The servant took the piece of cloth sewn to look identical to a stomach away, to be ‘healed’ by a [Chiurgeon of Cloth]—or just a [Seamstress]. Of course, it was easy to repair internal organs with thread, rather than potions, but the tradeoff was that a poorly-stitched stomach lining could burst. A poorly shaped one, or one made of inferior materials had different qualities; poorer digestion, or just different capabilities.
“I have heard that Hemps can consume even tree bark. Is that so? I shall breakfast now.”
Yisame stretched, as one of her handmaidens stitched her stomach closed with deft movements. Another discreetly signalled the rest of her royal staff to heat and have the sumptuous breakfast out and ready by the time she exited her bedroom.
“I have heard it said they can even eat rocks, your Majesty. Such…crude cloth.”
One of the [Servants] murmured. Servant she was, but the Nerrhavia’s Fallen Stitch-girl was still made of silk, the costliest and highest-caste of Stitch-Folk.
Three castes. Hemp, Cotton, and Silk. Of course, you could be made from any cloth, but they were in three categories. Hemp were laborers, common soldiers. Cotton were everything from merchants to artisans to whatever they wanted to be. Silk?
Silk ruled in grace and style. Silk was beautiful, strong. Simply superior. And Queen Yisame ruled over Nerrhavia’s Fallen, one of, nay, the greatest Stitch-Folk Kingdom in the world.
…She was having a bad day. A bad week.
Her stomach began hurting again before breakfast was even over.
Oh, see the exalted courts of Nerrhavia’s Fallen, built in glory on the backbone of tyrants.
Literally, if the rumors were to be believed. Nerrhavia, that old tyrant who had ruled the lands now taking her name, had gone to her grave when all was lost, depriving her enemies of the ability to hold her to account in life or death for her actions. Her tomb had thusly been buried beneath the capital’s sewers and other infrastructure. A fitting end.
What had emerged from that time was a kingdom of Stitch-Folk like no other. Which is what they all said, but Nerrhavia’s Fallen meant it this time. It was rich beyond belief, fed by countless territories, protected by armies with hundreds of thousands of [Soldiers], and was tributed more wealth still.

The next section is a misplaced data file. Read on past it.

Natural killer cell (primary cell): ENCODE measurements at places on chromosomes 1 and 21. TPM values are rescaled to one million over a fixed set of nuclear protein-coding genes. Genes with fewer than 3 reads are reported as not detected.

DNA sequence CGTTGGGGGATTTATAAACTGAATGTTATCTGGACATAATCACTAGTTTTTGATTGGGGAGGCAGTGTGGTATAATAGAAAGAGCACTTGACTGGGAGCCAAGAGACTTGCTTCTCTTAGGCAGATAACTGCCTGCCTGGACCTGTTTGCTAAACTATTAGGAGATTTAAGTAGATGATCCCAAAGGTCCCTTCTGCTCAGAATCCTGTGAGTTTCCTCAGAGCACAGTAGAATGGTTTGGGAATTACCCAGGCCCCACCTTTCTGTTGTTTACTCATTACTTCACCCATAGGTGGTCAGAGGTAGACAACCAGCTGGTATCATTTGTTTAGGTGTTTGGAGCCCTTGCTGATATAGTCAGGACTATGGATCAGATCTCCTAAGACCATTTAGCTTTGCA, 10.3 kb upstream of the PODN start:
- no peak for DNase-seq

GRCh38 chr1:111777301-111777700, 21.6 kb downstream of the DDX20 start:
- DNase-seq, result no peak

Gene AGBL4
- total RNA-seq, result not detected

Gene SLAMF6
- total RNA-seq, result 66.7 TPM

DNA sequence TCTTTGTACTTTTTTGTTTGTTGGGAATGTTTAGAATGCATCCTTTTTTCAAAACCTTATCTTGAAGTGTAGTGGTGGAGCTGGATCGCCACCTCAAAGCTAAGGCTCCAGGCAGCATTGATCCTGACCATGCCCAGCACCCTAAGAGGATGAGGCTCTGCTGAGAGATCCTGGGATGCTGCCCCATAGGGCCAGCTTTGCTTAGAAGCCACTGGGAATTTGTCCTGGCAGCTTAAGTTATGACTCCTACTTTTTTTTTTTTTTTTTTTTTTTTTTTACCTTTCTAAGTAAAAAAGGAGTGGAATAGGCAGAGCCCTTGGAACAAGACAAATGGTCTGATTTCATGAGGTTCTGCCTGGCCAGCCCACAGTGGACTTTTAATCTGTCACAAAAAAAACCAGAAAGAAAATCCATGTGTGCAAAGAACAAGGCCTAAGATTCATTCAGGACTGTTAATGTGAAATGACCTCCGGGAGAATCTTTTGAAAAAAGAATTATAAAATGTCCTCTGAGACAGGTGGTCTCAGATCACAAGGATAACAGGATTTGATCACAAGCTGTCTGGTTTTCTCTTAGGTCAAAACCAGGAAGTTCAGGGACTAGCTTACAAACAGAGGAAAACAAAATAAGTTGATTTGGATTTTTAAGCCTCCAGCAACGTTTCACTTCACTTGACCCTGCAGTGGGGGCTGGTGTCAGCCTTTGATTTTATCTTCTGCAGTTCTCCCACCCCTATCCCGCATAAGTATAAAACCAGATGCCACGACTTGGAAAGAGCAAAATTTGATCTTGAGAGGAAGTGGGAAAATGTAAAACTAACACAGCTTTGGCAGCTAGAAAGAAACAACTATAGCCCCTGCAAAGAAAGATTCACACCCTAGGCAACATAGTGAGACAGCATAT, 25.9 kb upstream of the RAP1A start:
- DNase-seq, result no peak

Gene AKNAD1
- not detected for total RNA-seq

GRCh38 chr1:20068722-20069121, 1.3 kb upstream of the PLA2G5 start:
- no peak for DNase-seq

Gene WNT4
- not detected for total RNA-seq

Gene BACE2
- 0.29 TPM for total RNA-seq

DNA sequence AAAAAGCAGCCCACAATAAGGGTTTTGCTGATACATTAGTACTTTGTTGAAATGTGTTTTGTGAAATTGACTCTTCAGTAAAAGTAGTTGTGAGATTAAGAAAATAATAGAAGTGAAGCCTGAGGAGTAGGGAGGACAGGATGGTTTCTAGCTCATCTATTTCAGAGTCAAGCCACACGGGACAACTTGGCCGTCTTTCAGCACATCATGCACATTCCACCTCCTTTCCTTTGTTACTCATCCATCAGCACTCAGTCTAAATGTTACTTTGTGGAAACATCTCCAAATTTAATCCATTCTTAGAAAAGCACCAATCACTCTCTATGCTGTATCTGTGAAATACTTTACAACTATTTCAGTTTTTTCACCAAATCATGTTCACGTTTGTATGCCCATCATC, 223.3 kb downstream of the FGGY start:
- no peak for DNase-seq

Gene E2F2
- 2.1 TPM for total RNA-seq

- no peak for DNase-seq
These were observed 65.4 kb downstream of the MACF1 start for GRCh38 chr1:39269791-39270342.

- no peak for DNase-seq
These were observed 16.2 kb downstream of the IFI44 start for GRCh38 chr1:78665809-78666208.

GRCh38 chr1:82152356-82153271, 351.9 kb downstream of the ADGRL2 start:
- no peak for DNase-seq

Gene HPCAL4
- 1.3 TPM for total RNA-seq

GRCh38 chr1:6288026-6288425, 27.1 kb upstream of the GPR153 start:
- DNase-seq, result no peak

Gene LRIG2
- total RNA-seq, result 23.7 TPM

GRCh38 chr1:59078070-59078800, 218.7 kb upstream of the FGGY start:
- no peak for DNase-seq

Like any good nation, the capital was thusly the crown jewel of said wealth. That was not what made Nerrhavia’s Fallen unique, however. What made it unique was the people that had risen to this height of power.
Stitch-Folk were not Human. The String People were shaped like Humans, but that was ‘humanoid’, and the half-Elves said that Humans had copied Elves anyways. Dullahans, Centaurs…it was a common look. Yet it came out culturally a lot different.
Drakes built their famous Walled Cities when they stood in the heyday of their power. Bastions of defense and control. Literal giant vaults they could hide behind and hoard treasures in.
Humans? Humans had the archetypal castles and palaces which you saw everywhere. Gleaming façades, ballrooms, a certain predilection towards wide open spaces where someone could sit above it all on a gleaming throne.
Where Nerrhavia’s Fallen differed was in the very design and component parts of what they treasured. From afar, the palace where Queen Yisame walked looked almost…wrong.
Why did it twist so, offended, foreign [Architects] asked? Why didn’t you build a straight tower? Why did you use wood rather than stone in sections of your building, and create these aggravating complexities in every design—sometimes violating the very blueprints you set down—to accommodate for material? If a tree trunk, cut almost wholesale, skews left, then cut the damn tree and make it straight!
Of course, that just exposed their ignorance. Yes, Nerrhavia’s Fallen had curved structures. Yes, everything wasn’t straight. And that was because Stitch-Folk believed the material mattered as much as the design.
Fabric bent. You could quarry a block of stone to be a perfect geometrical cube. And if you did? Did you ignore the stronger seam, the natural strength of the rock waiting to be exposed? A tree’s natural curves were sometimes better than a plank of wood.
Thus, they contrived to build entire towers that curved in the air, just ever-so-slightly, but which viewed from afar, alarmed anyone who had never seen them, as if they might fall over. Hallways were not all straight lines. The entire effect was to create a palace that sometimes felt as alive as any [Druid]-building.
Not to mention, a certain nod to complementary materials. Some idiots chose marble and slapped it down everywhere because ‘marble was rich.’
Queen Yisame passed through one of her sitting rooms where she liked to escape the heat, and was glad her Kisquiel Silk-skin was rated against minor elements; otherwise her feet would have chilled on the Frostwood floor, which remained cool and cooled the room at all hours, even in the arid heat.
“Is there any news from Khelt? Any…other events of note?”